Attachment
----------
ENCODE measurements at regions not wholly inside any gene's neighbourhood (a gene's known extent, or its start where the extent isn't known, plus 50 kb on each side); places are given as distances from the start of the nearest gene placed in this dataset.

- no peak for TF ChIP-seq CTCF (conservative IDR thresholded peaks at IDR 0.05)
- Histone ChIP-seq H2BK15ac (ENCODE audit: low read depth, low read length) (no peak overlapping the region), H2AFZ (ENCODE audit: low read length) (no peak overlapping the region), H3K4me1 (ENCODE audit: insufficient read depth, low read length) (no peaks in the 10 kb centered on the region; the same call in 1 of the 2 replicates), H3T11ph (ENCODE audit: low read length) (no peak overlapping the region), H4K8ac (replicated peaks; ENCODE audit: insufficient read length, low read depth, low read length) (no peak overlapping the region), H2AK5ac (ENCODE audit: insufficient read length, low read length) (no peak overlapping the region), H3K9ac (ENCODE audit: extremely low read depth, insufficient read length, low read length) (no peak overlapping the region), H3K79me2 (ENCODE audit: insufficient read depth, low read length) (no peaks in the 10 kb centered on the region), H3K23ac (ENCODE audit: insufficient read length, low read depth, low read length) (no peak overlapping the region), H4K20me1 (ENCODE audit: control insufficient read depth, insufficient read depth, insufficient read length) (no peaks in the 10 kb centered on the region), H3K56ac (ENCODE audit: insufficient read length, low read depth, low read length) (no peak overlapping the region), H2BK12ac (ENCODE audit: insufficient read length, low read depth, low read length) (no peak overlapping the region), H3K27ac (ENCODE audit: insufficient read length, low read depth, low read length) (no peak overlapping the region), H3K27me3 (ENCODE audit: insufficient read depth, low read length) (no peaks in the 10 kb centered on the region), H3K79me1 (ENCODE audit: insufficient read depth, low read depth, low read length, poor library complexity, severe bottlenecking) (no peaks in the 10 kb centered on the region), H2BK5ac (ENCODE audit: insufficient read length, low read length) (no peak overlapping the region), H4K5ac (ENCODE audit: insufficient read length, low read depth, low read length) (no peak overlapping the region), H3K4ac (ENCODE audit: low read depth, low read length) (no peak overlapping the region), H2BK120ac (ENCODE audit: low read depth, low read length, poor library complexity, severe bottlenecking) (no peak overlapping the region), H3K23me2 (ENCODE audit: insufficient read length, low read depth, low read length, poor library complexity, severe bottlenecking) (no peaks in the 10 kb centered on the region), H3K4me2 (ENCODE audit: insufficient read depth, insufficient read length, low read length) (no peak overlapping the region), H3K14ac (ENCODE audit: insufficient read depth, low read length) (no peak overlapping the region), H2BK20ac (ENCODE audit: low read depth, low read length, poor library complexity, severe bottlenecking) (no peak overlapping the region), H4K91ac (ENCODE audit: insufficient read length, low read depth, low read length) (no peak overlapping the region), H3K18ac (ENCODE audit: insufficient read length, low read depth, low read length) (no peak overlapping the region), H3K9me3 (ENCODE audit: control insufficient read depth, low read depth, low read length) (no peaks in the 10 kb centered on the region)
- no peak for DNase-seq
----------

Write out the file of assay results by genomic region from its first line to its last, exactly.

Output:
ENCODE measurements at regions not wholly inside any gene's neighbourhood (a gene's known extent, or its start where the extent isn't known, plus 50 kb on each side); places are given as distances from the start of the nearest gene placed in this dataset.

- no peak for TF ChIP-seq CTCF (conservative IDR thresholded peaks at IDR 0.05)
- Histone ChIP-seq H2BK15ac (ENCODE audit: low read depth, low read length) (no peak overlapping the region), H2AFZ (ENCODE audit: low read length) (no peak overlapping the region), H3K4me1 (ENCODE audit: insufficient read depth, low read length) (no peaks in the 10 kb centered on the region; the same call in 1 of the 2 replicates), H3T11ph (ENCODE audit: low read length) (no peak overlapping the region), H4K8ac (replicated peaks; ENCODE audit: insufficient read length, low read depth, low read length) (no peak overlapping the region), H2AK5ac (ENCODE audit: insufficient read length, low read length) (no peak overlapping the region), H3K9ac (ENCODE audit: extremely low read depth, insufficient read length, low read length) (no peak overlapping the region), H3K79me2 (ENCODE audit: insufficient read depth, low read length) (no peaks in the 10 kb centered on the region), H3K23ac (ENCODE audit: insufficient read length, low read depth, low read length) (no peak overlapping the region), H4K20me1 (ENCODE audit: control insufficient read depth, insufficient read depth, insufficient read length) (no peaks in the 10 kb centered on the region), H3K56ac (ENCODE audit: insufficient read length, low read depth, low read length) (no peak overlapping the region), H2BK12ac (ENCODE audit: insufficient read length, low read depth, low read length) (no peak overlapping the region), H3K27ac (ENCODE audit: insufficient read length, low read depth, low read length) (no peak overlapping the region), H3K27me3 (ENCODE audit: insufficient read depth, low read length) (no peaks in the 10 kb centered on the region), H3K79me1 (ENCODE audit: insufficient read depth, low read depth, low read length, poor library complexity, severe bottlenecking) (no peaks in the 10 kb centered on the region), H2BK5ac (ENCODE audit: insufficient read length, low read length) (no peak overlapping the region), H4K5ac (ENCODE audit: insufficient read length, low read depth, low read length) (no peak overlapping the region), H3K4ac (ENCODE audit: low read depth, low read length) (no peak overlapping the region), H2BK120ac (ENCODE audit: low read depth, low read length, poor library complexity, severe bottlenecking) (no peak overlapping the region), H3K23me2 (ENCODE audit: insufficient read length, low read depth, low read length, poor library complexity, severe bottlenecking) (no peaks in the 10 kb centered on the region), H3K4me2 (ENCODE audit: insufficient read depth, insufficient read length, low read length) (no peak overlapping the region), H3K14ac (ENCODE audit: insufficient read depth, low read length) (no peak overlapping the region), H2BK20ac (ENCODE audit: low read depth, low read length, poor library complexity, severe bottlenecking) (no peak overlapping the region), H4K91ac (ENCODE audit: insufficient read length, low read depth, low read length) (no peak overlapping the region), H3K18ac (ENCODE audit: insufficient read length, low read depth, low read length) (no peak overlapping the region), H3K9me3 (ENCODE audit: control insufficient read depth, low read depth, low read length) (no peaks in the 10 kb centered on the region)
- no peak for DNase-seq